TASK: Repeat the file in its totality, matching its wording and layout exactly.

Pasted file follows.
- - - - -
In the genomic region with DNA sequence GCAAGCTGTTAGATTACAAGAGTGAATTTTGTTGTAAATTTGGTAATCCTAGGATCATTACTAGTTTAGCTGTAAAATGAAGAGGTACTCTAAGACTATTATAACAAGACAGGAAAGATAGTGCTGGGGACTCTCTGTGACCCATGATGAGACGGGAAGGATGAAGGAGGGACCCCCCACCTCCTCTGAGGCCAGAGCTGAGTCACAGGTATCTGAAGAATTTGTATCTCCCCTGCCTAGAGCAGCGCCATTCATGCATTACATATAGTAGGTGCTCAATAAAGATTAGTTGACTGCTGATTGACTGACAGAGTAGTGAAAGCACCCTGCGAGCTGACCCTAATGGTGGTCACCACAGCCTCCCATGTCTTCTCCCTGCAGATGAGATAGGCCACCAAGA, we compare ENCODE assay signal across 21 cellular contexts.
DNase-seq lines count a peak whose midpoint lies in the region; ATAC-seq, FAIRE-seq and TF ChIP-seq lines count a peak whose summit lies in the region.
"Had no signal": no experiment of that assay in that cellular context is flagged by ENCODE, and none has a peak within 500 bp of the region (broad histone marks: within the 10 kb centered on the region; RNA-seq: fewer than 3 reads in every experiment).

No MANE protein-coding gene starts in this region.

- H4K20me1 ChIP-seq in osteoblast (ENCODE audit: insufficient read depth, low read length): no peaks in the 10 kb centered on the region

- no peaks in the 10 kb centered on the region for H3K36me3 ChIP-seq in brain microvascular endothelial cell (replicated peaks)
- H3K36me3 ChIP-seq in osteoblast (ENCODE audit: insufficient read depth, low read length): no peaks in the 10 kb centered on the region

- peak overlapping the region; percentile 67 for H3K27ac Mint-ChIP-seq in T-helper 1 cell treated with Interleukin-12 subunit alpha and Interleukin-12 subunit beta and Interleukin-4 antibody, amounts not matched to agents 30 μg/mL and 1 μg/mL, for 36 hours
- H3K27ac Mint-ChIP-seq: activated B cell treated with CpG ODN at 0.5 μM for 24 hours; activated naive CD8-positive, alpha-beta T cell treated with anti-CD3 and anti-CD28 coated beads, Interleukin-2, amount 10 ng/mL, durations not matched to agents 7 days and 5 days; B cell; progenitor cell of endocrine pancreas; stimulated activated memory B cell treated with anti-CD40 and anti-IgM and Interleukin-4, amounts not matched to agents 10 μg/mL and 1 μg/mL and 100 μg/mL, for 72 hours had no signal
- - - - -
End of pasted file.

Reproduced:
In the genomic region with DNA sequence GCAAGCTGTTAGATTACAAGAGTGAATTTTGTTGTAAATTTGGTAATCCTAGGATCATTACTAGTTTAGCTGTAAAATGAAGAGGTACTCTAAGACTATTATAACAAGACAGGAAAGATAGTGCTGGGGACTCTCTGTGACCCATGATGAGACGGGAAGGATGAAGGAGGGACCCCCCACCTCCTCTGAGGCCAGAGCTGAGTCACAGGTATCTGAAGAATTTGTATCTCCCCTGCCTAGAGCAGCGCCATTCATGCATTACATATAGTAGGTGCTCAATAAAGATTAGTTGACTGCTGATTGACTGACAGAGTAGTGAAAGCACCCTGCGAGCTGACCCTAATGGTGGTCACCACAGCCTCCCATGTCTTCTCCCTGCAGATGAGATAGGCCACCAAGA, we compare ENCODE assay signal across 21 cellular contexts.
DNase-seq lines count a peak whose midpoint lies in the region; ATAC-seq, FAIRE-seq and TF ChIP-seq lines count a peak whose summit lies in the region.
"Had no signal": no experiment of that assay in that cellular context is flagged by ENCODE, and none has a peak within 500 bp of the region (broad histone marks: within the 10 kb centered on the region; RNA-seq: fewer than 3 reads in every experiment).

No MANE protein-coding gene starts in this region.

- H4K20me1 ChIP-seq in osteoblast (ENCODE audit: insufficient read depth, low read length): no peaks in the 10 kb centered on the region

- no peaks in the 10 kb centered on the region for H3K36me3 ChIP-seq in brain microvascular endothelial cell (replicated peaks)
- H3K36me3 ChIP-seq in osteoblast (ENCODE audit: insufficient read depth, low read length): no peaks in the 10 kb centered on the region

- peak overlapping the region; percentile 67 for H3K27ac Mint-ChIP-seq in T-helper 1 cell treated with Interleukin-12 subunit alpha and Interleukin-12 subunit beta and Interleukin-4 antibody, amounts not matched to agents 30 μg/mL and 1 μg/mL, for 36 hours
- H3K27ac Mint-ChIP-seq: activated B cell treated with CpG ODN at 0.5 μM for 24 hours; activated naive CD8-positive, alpha-beta T cell treated with anti-CD3 and anti-CD28 coated beads, Interleukin-2, amount 10 ng/mL, durations not matched to agents 7 days and 5 days; B cell; progenitor cell of endocrine pancreas; stimulated activated memory B cell treated with anti-CD40 and anti-IgM and Interleukin-4, amounts not matched to agents 10 μg/mL and 1 μg/mL and 100 μg/mL, for 72 hours had no signal